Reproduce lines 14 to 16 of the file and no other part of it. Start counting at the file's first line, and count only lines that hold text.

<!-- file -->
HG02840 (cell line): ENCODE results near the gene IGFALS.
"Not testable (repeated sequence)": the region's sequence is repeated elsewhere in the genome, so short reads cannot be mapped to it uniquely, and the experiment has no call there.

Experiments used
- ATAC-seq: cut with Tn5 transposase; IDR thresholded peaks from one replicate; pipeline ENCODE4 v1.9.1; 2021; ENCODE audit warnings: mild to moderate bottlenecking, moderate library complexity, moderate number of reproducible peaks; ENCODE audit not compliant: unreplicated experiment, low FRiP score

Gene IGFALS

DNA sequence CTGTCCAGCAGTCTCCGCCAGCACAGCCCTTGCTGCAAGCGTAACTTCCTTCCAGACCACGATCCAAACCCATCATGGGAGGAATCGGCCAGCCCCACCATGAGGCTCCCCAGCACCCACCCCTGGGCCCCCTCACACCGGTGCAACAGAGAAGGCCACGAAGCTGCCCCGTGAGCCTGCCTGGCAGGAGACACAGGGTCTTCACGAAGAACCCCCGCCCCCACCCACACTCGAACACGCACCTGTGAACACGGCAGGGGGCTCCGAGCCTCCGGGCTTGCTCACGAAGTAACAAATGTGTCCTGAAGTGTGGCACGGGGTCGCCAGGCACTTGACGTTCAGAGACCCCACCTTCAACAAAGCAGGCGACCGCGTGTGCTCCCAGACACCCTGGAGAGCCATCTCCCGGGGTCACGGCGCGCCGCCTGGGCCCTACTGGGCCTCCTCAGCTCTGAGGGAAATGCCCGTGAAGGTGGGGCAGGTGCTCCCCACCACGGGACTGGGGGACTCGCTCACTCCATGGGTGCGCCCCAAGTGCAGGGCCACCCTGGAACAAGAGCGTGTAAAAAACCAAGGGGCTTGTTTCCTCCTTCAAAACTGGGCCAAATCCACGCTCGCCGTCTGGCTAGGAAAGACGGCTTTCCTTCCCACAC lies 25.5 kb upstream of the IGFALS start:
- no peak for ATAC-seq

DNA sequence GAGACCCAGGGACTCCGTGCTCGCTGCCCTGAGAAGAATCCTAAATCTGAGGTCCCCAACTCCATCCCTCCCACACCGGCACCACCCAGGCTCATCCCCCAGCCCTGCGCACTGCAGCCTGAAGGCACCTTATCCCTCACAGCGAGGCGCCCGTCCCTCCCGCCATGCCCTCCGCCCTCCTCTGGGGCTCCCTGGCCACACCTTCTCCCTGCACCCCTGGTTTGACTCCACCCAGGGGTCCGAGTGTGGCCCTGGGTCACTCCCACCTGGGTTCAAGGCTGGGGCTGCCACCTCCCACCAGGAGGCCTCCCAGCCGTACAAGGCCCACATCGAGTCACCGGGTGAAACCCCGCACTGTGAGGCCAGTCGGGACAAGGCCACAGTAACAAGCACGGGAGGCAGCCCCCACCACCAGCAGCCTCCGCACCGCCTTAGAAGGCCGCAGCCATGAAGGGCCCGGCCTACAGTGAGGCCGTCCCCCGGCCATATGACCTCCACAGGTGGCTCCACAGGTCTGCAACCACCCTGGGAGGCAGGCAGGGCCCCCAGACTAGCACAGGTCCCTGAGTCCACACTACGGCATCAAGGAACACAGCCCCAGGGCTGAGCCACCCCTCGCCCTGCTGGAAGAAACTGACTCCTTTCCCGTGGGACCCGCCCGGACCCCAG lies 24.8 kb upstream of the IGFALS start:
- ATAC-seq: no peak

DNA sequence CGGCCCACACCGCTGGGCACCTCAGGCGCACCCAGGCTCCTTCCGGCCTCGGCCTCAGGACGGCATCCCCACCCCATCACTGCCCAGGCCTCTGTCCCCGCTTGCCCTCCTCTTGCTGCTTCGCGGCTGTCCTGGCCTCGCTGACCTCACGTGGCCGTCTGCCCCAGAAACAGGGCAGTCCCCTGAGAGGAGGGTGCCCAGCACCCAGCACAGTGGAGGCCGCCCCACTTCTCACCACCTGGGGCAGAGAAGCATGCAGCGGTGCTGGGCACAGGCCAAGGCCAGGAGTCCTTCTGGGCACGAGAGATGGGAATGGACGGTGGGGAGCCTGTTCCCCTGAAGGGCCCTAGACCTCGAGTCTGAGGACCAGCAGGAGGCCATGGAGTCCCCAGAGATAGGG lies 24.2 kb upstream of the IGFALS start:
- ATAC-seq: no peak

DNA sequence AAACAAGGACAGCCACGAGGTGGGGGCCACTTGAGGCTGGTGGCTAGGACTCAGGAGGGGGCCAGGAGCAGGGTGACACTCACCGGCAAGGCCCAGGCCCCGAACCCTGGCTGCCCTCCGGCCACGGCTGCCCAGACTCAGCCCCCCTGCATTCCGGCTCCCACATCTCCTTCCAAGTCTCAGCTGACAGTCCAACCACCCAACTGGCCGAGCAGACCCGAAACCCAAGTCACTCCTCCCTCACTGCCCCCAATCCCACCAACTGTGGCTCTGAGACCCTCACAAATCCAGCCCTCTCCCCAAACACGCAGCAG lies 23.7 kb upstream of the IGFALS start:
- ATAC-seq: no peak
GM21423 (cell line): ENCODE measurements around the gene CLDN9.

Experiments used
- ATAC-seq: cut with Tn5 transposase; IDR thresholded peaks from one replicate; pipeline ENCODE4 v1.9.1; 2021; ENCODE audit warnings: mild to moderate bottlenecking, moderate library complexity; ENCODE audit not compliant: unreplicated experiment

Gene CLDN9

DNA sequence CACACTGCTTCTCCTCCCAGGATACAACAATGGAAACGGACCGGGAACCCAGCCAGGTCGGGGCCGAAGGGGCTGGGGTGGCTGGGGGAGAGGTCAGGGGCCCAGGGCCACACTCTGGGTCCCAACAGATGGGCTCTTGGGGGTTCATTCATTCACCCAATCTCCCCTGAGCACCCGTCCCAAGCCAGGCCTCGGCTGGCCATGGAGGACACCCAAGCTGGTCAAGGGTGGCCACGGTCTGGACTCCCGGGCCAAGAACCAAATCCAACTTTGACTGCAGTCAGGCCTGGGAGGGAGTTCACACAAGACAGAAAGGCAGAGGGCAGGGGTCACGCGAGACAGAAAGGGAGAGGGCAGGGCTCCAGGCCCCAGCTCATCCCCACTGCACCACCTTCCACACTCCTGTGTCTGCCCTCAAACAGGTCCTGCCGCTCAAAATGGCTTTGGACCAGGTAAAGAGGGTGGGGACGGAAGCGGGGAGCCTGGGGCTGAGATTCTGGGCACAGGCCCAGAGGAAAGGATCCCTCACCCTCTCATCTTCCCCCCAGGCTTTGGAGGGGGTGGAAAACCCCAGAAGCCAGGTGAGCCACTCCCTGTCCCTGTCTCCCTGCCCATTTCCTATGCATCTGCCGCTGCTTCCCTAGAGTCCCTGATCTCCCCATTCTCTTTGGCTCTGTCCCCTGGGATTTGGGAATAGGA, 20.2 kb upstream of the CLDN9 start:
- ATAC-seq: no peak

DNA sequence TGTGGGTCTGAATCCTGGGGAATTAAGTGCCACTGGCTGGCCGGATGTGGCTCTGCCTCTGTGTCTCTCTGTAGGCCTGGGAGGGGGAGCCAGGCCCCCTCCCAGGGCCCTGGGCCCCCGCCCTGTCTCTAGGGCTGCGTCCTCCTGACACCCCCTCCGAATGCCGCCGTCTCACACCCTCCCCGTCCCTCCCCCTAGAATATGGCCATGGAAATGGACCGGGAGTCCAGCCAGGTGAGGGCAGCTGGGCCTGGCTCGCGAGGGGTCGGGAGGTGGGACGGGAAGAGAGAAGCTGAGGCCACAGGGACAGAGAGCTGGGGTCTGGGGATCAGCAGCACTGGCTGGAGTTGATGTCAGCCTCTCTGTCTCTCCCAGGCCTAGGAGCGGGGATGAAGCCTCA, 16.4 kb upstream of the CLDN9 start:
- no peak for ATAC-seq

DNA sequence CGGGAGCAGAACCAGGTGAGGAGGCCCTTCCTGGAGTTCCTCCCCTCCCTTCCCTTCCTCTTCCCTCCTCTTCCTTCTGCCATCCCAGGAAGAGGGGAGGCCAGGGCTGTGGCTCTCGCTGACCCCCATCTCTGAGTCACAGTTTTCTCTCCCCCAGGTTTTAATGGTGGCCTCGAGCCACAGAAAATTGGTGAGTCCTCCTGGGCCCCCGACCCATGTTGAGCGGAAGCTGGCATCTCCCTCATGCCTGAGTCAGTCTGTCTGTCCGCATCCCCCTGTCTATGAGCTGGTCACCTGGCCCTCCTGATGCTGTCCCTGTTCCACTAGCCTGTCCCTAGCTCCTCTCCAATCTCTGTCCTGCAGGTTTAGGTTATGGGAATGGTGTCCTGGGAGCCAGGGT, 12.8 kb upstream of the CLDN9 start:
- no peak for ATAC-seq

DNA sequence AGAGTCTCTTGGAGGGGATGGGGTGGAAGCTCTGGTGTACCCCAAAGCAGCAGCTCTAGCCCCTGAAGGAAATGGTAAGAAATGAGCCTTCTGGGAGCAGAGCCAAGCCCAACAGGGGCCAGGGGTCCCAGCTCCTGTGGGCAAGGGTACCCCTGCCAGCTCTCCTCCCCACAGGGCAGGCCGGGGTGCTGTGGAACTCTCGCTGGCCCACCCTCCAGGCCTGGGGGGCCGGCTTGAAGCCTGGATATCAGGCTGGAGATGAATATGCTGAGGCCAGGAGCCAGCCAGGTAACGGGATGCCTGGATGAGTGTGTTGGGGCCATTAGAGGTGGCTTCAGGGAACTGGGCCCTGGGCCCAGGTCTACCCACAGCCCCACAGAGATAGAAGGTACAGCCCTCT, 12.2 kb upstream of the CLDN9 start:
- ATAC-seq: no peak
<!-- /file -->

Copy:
GM21423 (cell line): ENCODE measurements around the gene CLDN9.

Experiments used
- ATAC-seq: cut with Tn5 transposase; IDR thresholded peaks from one replicate; pipeline ENCODE4 v1.9.1; 2021; ENCODE audit warnings: mild to moderate bottlenecking, moderate library complexity; ENCODE audit not compliant: unreplicated experiment